Change Control does good things for you and your projects. It documents who requested the each change, what the cost and benefit was and who approved/disapproved the change. So if you wind up finishing late and over budget, you have documentation of what happened. Most important It also let’s you manage your users, clients and stakeholders and build good relationships while controlling project scope.
Stopping Scope Creep
A manager walks into your cube and says, “You need to add Chinese classes to the project a requirement that you missed when you were building your plan.”
You let the acqusation slide and say, “Oh what did we miss in our plan and the requirements list you signed?”
“Manderin language training for our phone reps, the number of Chinese customers is skyrocketing. I need you to squeeze it in.”
“Do you need all the reps to learn Manderin? You asked, scribbling on the change request form.”
“No, Just 20 of them.”
“How long a class do you require? I need that for this change request
The sales manager jerked his head up “5 days. But stop writing. This is your change.”
You shook you head, “You’re the one requesting a change that will increase both cost and duration. Not me.”
The sales manager pleaded, “I just want you to squeeze it in right before the reps go live with the new system, Not make a big deal of it.”
You answered, “I can’t just add it without the sponsor’s sign-off, we need to go through change control.”
“I know the VP will approve it, we discussed it over lunch. This is a no brainer.”
“Good, looked at the chang order. The university will give us a student trainer but for 5 days. its $5,000 which includes materials. Then once he signs this $5000 increase in cost and a 5-day delay in the finish date, we will be good to go.”
What’s important here is:
- The PM is not evaluating the benefits of the change, he is just quantifying the impact on schedule and cost.
- He used the stockholders cost and time estimates
- No president was established about making changes without an approved change request
- No Conflict with the stakeholder. PM was just following procedure.
Now let’s look at a project with no change control
No Change Control Process
Let’s consider what can happened if you don’t have a Change Control Process. A stakeholder boss asks you to squeeze in a requirement. On the surface, the requirement looks simple and should not take much time. You do not want to disappoint your boss, so you agree. You decide to have Janet work on this since she has time before her next task starts. Janet explains that she is working on another project during her slack time between tasks on your project. She could not possibly work on this new requirement. Gosh, that is right. The project team is only being loaned to you. You don’t “own” all their time.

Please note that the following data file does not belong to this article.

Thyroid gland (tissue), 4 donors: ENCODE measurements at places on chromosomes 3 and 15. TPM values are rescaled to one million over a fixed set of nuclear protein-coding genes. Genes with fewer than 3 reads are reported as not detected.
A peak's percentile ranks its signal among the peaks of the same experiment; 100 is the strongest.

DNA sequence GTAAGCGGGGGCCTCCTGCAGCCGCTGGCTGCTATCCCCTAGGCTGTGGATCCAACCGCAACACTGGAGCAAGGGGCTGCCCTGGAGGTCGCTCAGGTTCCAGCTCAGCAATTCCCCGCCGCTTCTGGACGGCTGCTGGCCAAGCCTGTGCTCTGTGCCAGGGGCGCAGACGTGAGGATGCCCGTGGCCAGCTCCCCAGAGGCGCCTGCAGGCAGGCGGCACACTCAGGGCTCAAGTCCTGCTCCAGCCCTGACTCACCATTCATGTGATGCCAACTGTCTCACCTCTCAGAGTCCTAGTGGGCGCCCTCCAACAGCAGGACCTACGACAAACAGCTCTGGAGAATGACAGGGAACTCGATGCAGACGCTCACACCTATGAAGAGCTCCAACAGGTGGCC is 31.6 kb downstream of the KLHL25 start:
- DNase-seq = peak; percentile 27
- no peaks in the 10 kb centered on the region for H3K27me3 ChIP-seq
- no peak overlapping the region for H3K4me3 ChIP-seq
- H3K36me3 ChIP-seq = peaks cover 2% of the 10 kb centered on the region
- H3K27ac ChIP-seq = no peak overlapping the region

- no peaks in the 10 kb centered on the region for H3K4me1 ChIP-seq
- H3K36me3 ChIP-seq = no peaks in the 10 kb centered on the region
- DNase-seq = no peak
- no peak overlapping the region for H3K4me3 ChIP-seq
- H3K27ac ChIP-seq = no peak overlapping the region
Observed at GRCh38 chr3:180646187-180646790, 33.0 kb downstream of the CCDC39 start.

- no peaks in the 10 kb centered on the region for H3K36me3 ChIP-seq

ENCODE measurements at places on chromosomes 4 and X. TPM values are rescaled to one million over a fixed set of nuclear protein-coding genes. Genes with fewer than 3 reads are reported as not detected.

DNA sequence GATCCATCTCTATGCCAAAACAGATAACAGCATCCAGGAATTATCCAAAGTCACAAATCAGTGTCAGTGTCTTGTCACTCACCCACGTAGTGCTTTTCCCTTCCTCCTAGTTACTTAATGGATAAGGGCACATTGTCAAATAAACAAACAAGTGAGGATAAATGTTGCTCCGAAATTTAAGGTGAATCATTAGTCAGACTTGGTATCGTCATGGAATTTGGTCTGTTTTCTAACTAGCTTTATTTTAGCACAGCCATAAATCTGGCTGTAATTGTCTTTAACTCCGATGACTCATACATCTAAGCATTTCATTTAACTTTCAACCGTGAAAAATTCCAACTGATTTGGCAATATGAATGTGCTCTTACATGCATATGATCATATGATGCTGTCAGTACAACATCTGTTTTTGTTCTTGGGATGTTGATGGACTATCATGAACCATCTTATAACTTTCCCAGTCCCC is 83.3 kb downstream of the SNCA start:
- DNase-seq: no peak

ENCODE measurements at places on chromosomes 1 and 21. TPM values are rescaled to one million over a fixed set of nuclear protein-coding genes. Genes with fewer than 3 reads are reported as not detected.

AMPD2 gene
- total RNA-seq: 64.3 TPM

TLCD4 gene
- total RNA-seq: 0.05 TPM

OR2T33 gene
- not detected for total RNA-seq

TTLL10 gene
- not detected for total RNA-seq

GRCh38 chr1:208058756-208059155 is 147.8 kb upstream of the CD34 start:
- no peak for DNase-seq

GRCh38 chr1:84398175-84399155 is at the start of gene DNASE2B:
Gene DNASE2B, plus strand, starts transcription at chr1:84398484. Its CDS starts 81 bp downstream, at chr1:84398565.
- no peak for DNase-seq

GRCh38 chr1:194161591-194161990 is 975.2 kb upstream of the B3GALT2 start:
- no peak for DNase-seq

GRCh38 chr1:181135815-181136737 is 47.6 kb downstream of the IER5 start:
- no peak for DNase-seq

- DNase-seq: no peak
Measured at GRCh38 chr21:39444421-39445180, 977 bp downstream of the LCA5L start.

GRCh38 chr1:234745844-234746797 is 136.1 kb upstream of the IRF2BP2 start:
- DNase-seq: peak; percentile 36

Well maybe Bob could slip this into his schedule. Bob is amenable. He can start work on the change and try to complete it in the time that will allow you to stay on schedule. One week later, the day before the due date, Bob comes to you and says he’s sorry but he cannot finish the task. His manager is pulling him back because Bob has used all the hours his boss agreed to for this project.
Now you must find someone to finish Bob’s task by tomorrow. What are you going to do? The schedule is slipping since Bob is not available to work on the task. Your brain starts rushing, thinking about who could fill-in for Bob. Then your thoughts turn to dread. How are you going to explain the slip to the sponsor? You accepted the change from your boss without going through the Change Control Process. Where are you going to get the additional resource to finish Bob’s work without disrupting something else? What following work is affected by slipping Bob’s task?
Change Control Process
You know that any change comes with a cost or an effect on the project baseline. To support an additional requirement, a company manager or stakeholder must follow the Change Control Process or they must create another project. Changes and additional requirements add to some aspect of a project; the time, cost, quality, resources, scope, or risks. If the additional requirement can be handled on a non-critical path task, it may be possible to support the manager’s or stakeholder’s request. Nevertheless, you should follow your Change Control Process and ask the manager to help you complete the appropriate change request form. You will review the change with the team to assess the effect on the current schedule and other aspects of the project. The change request and the estimated impact will be presented to the project sponsor for their consideration. The project sponsor will make the determination if the change is important enough to modify the current, approved project plan and baseline.
Having and following an established project plan and Change Control Process coordinates everyone’s work to achieve successful project completion. Changes are often necessary and change requires the stakeholders, project manager and the team to follow the Change Control Process to successfully continue the project work and meet the objective.